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  12. Noel Malcolm (2004). Elie Kedourie Memorial Lecture. Proceedings of the British Academy: Volume 125: 2003 Lectures 125:41-67.
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  13. Noel Malcolm (2004). Leviathan, the Pentateuch, and the Origins of Modern Biblical Criticism. In Tom Sorell & Luc Foisneau (eds.), Leviathan After 350 Years. Clarendon Press.
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  14. Noel Malcolm (2004). Robert Boyle, Georges Pierre des Clozets, and the Asterism: A New Source. Early Science and Medicine 9 (4):293-306.
  15. Noel Malcolm & Jacqueline Stedall (2004). John Pell (1611-1685) and His Correspondence with Sir Charles Cavendish: The Mental World of an Early Modern Mathematician. [REVIEW] OUP Oxford.
    The mathematician John Pell was a member of that golden generation of scientists Boyle, Wren, Hooke, and others which came together in the early Royal Society. Although he left a huge body of manuscript materials, he has remained an extraordinarily neglected figure, whose papers have never been properly explored. This book, the first ever full-length study of Pell, presents an in-depth account of his life and mathematical thinking, based on a detailed study of his manuscripts. It not only restores to (...)
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  16. Noel Malcolm (2003). 'Behemoth'Latinus: Adam Ebert, Tacitism, and Hobbes. Filozofski Vestnik 24 (2):85-120.
     
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  17. Noel Malcolm (2003). Leibniz, Oldenburg, and Spinoza, in the Light of Leibniz's Letter to Oldenburg of 18/28 November 1676. Studia Leibnitiana 35 (2):225 - 243.
    Wenig ist bekannt über Leibniz' Reise 1676 nach Holland, und der wichtigste Teil dieser Reise -sein Treffen mit Spinoza im Haag -bleibt ziemlich im Dunkeln. Ein erst kürzlich veröffentlichter Brief von Leibniz an Oldenburg, verfasst kurz nach seinem Besuch bei Spinoza, liefert nicht nur mehr Information über Leibniz' Aufenthalt in Holland (und seiner vorrangegangenen Reise nach England), sondern er wirft auch etwas mehr Licht auf seine Haltung zu Spinoza in dieser Zeit. In diesem Aufsatz wird dargelegt, wie Leibniz' Versäumnis, einen (...)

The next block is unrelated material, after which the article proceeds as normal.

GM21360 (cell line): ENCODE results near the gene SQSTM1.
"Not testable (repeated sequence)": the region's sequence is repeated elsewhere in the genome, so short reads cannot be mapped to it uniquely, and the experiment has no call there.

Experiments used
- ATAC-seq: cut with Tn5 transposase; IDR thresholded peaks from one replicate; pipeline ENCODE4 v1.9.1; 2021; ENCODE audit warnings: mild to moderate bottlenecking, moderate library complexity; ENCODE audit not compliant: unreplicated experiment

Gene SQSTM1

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  18. Noel Malcolm (2002). Aspects of Hobbes. Oxford University Press.
    These essays are the fruit of many years' research by one of the world's leading Hobbes scholars. Noel Malcolm offers not only succinct introductions to Hobbes's life and thought, but also path-breaking studies of many different aspects of his political philosophy, his scientific and religious theories, his relations with his contemporaries, the sources of his ideas, the printing history of his works, and his influence on European thought.
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  19. Noel Malcolm (1996). 1 A Summary Biography of Hobbes. In Tom Sorell (ed.), The Cambridge Companion to Hobbes. Cambridge University Press. 13.
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  20. Tom Sorell & Noel Malcolm (1995). The Correspondence of Thomas Hobbes. Philosophical Quarterly 45 (181):521.
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  21. Noel Malcolm (1988). Hobbes and the Royal Society. In G. A. J. Rogers & Alan Ryan (eds.), Perspectives on Thomas Hobbes. Oxford University Press.